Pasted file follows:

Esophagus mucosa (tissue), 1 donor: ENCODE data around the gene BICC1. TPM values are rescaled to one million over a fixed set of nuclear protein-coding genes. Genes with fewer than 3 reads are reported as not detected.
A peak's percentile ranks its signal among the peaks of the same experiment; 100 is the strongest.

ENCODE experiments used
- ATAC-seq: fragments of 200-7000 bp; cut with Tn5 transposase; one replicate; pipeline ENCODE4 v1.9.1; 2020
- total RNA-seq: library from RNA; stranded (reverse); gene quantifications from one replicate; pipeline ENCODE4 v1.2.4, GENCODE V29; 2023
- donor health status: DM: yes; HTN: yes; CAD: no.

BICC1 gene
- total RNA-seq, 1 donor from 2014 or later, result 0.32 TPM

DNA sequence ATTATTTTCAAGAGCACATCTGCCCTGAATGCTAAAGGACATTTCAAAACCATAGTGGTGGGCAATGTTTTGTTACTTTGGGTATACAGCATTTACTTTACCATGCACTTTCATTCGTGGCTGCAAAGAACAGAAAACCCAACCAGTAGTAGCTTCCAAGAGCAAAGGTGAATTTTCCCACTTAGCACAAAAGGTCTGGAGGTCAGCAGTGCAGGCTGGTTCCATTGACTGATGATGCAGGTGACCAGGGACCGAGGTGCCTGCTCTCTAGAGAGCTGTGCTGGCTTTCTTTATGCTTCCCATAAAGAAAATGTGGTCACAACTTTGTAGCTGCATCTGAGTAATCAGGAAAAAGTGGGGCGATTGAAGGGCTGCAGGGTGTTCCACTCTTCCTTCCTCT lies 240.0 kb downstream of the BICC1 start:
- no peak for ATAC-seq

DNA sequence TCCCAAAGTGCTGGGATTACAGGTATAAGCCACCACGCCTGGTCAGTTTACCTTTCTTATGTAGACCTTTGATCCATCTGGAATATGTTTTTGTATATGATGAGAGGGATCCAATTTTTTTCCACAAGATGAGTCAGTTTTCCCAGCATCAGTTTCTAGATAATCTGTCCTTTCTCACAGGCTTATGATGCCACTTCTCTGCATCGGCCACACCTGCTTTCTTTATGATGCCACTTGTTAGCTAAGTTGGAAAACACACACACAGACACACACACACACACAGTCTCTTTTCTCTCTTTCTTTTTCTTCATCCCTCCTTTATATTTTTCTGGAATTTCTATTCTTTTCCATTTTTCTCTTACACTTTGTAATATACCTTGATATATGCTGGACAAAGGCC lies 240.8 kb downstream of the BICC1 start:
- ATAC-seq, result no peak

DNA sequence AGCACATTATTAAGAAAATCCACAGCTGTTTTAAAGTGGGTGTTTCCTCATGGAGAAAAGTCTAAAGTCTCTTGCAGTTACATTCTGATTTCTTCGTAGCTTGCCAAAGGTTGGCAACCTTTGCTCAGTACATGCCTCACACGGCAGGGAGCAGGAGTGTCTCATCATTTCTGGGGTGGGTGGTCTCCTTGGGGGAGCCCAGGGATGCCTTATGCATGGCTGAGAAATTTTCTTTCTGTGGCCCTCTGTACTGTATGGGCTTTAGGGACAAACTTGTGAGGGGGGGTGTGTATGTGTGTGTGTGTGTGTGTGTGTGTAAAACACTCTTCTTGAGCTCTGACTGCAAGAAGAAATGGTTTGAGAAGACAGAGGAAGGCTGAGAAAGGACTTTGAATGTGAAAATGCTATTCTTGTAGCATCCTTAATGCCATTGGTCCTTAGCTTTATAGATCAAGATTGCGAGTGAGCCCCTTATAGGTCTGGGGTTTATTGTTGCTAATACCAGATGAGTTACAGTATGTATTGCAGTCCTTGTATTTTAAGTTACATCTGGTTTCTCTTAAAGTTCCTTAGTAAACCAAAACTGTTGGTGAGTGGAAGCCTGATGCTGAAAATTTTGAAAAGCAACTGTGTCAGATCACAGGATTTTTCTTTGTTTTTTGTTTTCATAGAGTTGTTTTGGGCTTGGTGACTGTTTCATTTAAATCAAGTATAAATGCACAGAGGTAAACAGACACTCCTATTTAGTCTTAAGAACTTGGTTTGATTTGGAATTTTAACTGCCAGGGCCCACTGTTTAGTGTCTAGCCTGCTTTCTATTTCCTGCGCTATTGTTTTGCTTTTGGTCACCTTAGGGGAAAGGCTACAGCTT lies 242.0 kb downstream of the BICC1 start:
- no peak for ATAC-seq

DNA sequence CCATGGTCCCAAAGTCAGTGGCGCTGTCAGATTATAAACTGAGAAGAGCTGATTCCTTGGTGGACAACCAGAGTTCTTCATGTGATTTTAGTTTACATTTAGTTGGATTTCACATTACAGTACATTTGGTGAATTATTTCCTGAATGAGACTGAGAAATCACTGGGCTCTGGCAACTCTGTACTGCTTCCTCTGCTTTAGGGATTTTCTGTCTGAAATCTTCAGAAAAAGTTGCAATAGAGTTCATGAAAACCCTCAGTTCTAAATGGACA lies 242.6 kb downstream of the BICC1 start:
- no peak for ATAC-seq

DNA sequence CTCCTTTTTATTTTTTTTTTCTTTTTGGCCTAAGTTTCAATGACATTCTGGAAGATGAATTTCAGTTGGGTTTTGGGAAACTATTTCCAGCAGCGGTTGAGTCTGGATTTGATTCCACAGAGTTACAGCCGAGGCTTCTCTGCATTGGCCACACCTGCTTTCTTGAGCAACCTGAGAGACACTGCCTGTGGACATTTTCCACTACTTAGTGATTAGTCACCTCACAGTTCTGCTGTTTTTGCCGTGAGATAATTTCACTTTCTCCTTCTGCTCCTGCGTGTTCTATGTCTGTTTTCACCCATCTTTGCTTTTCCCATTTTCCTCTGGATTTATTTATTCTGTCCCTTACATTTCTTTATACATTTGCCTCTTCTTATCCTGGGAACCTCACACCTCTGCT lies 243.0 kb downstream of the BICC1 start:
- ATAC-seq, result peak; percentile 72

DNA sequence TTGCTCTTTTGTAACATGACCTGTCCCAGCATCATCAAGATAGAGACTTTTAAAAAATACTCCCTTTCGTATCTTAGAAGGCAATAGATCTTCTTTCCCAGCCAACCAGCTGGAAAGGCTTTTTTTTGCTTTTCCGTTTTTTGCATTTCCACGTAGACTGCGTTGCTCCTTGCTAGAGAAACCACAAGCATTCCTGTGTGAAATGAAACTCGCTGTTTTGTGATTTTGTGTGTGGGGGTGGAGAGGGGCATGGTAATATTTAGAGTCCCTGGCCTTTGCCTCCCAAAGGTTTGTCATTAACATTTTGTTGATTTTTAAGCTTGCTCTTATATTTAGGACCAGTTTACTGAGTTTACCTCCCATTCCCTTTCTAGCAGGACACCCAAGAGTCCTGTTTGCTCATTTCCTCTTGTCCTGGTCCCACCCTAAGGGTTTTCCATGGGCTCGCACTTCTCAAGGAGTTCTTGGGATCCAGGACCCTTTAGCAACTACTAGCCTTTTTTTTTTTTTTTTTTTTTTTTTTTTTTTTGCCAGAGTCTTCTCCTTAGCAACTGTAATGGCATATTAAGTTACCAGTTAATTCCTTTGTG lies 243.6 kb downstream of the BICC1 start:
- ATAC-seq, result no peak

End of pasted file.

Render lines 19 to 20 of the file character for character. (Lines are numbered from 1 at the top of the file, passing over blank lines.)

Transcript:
DNA sequence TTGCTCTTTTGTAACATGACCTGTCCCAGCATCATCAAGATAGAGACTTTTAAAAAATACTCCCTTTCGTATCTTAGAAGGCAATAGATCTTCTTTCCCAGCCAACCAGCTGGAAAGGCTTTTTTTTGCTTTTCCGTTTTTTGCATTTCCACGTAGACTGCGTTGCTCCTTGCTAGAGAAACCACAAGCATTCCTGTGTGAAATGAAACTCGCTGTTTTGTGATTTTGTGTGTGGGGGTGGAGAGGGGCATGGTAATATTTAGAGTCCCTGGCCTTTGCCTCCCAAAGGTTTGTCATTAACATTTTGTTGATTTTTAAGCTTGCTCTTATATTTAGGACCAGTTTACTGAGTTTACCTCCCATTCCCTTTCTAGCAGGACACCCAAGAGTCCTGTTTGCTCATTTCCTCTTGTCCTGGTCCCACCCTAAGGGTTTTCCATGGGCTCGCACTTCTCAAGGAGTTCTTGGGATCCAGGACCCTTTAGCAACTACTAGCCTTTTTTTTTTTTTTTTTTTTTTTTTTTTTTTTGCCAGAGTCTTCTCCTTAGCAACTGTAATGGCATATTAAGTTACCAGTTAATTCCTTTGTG lies 243.6 kb downstream of the BICC1 start:
- ATAC-seq, result no peak